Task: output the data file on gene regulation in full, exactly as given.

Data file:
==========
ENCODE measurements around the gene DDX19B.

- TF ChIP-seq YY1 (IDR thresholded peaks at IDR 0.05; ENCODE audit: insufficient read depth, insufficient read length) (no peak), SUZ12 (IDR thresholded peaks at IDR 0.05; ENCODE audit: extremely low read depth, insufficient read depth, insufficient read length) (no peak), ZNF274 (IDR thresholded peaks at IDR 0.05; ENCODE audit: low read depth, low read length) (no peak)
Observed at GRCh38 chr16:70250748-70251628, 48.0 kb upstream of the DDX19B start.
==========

ENCODE measurements around the gene DDX19B.

- TF ChIP-seq YY1 (IDR thresholded peaks at IDR 0.05; ENCODE audit: insufficient read depth, insufficient read length) (no peak), SUZ12 (IDR thresholded peaks at IDR 0.05; ENCODE audit: extremely low read depth, insufficient read depth, insufficient read length) (no peak), ZNF274 (IDR thresholded peaks at IDR 0.05; ENCODE audit: low read depth, low read length) (no peak)
Observed at GRCh38 chr16:70250748-70251628, 48.0 kb upstream of the DDX19B start.